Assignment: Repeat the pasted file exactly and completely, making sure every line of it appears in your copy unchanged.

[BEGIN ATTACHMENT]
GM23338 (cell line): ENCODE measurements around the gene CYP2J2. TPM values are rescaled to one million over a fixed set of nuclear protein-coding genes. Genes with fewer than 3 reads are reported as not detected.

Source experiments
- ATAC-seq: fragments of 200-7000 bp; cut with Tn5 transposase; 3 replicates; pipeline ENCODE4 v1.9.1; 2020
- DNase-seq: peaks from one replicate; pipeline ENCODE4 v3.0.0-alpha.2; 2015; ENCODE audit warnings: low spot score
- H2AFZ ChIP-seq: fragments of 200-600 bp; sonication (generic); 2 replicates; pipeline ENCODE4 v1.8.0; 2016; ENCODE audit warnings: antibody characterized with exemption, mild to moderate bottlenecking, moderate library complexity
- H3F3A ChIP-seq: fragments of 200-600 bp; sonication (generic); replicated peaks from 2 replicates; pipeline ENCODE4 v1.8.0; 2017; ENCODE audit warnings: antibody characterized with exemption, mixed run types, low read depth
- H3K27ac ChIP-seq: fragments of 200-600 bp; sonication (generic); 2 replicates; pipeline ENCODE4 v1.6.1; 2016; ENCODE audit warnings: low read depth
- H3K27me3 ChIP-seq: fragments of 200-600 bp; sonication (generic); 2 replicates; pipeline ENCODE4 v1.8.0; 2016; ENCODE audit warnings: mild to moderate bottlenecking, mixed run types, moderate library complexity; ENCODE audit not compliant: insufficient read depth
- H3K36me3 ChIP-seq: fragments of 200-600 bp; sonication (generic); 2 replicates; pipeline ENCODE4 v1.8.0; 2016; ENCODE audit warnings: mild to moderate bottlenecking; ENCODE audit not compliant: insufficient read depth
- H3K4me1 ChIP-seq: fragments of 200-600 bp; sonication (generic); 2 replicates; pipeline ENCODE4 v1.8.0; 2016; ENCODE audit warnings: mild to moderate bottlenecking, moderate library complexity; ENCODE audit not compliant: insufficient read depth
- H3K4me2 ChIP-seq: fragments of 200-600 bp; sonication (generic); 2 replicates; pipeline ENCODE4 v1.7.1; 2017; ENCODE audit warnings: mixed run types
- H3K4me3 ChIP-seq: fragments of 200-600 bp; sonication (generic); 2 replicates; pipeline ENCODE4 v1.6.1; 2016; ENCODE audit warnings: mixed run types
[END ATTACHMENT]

GM23338 (cell line): ENCODE measurements around the gene CYP2J2. TPM values are rescaled to one million over a fixed set of nuclear protein-coding genes. Genes with fewer than 3 reads are reported as not detected.

Source experiments
- ATAC-seq: fragments of 200-7000 bp; cut with Tn5 transposase; 3 replicates; pipeline ENCODE4 v1.9.1; 2020
- DNase-seq: peaks from one replicate; pipeline ENCODE4 v3.0.0-alpha.2; 2015; ENCODE audit warnings: low spot score
- H2AFZ ChIP-seq: fragments of 200-600 bp; sonication (generic); 2 replicates; pipeline ENCODE4 v1.8.0; 2016; ENCODE audit warnings: antibody characterized with exemption, mild to moderate bottlenecking, moderate library complexity
- H3F3A ChIP-seq: fragments of 200-600 bp; sonication (generic); replicated peaks from 2 replicates; pipeline ENCODE4 v1.8.0; 2017; ENCODE audit warnings: antibody characterized with exemption, mixed run types, low read depth
- H3K27ac ChIP-seq: fragments of 200-600 bp; sonication (generic); 2 replicates; pipeline ENCODE4 v1.6.1; 2016; ENCODE audit warnings: low read depth
- H3K27me3 ChIP-seq: fragments of 200-600 bp; sonication (generic); 2 replicates; pipeline ENCODE4 v1.8.0; 2016; ENCODE audit warnings: mild to moderate bottlenecking, mixed run types, moderate library complexity; ENCODE audit not compliant: insufficient read depth
- H3K36me3 ChIP-seq: fragments of 200-600 bp; sonication (generic); 2 replicates; pipeline ENCODE4 v1.8.0; 2016; ENCODE audit warnings: mild to moderate bottlenecking; ENCODE audit not compliant: insufficient read depth
- H3K4me1 ChIP-seq: fragments of 200-600 bp; sonication (generic); 2 replicates; pipeline ENCODE4 v1.8.0; 2016; ENCODE audit warnings: mild to moderate bottlenecking, moderate library complexity; ENCODE audit not compliant: insufficient read depth
- H3K4me2 ChIP-seq: fragments of 200-600 bp; sonication (generic); 2 replicates; pipeline ENCODE4 v1.7.1; 2017; ENCODE audit warnings: mixed run types
- H3K4me3 ChIP-seq: fragments of 200-600 bp; sonication (generic); 2 replicates; pipeline ENCODE4 v1.6.1; 2016; ENCODE audit warnings: mixed run types